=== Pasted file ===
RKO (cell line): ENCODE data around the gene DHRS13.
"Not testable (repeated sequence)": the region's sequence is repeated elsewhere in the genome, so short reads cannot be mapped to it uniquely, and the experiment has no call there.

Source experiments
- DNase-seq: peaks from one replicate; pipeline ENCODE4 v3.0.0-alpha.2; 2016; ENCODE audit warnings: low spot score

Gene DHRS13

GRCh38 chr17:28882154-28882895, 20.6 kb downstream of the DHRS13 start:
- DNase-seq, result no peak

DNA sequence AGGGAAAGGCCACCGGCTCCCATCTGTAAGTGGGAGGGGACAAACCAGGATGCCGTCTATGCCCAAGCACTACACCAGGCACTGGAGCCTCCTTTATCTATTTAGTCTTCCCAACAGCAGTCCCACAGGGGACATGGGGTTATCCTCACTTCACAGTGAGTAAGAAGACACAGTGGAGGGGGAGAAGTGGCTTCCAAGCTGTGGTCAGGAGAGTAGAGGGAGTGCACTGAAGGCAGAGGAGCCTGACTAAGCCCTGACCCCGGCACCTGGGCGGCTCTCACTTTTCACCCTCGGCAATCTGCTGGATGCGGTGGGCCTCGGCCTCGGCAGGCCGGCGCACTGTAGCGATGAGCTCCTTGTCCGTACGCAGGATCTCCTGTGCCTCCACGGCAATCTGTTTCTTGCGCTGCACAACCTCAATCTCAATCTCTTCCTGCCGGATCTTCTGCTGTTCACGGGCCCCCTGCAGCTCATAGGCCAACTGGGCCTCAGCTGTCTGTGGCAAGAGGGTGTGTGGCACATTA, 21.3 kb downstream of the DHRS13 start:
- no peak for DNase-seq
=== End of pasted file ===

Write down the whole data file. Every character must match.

RKO (cell line): ENCODE data around the gene DHRS13.
"Not testable (repeated sequence)": the region's sequence is repeated elsewhere in the genome, so short reads cannot be mapped to it uniquely, and the experiment has no call there.

Source experiments
- DNase-seq: peaks from one replicate; pipeline ENCODE4 v3.0.0-alpha.2; 2016; ENCODE audit warnings: low spot score

Gene DHRS13

GRCh38 chr17:28882154-28882895, 20.6 kb downstream of the DHRS13 start:
- DNase-seq, result no peak

DNA sequence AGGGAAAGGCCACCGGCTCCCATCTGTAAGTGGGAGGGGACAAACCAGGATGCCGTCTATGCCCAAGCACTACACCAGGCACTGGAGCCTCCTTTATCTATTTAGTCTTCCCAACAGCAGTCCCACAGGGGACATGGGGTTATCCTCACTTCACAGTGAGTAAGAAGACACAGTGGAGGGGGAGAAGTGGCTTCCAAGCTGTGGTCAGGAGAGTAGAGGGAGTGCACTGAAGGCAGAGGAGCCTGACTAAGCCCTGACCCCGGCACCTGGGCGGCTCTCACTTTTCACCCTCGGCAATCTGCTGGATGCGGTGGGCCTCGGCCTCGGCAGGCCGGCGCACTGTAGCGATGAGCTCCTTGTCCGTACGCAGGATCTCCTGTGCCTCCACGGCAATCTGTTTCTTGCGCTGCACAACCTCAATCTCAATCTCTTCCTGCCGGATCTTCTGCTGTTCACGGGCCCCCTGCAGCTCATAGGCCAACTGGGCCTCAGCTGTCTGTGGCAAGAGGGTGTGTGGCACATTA, 21.3 kb downstream of the DHRS13 start:
- no peak for DNase-seq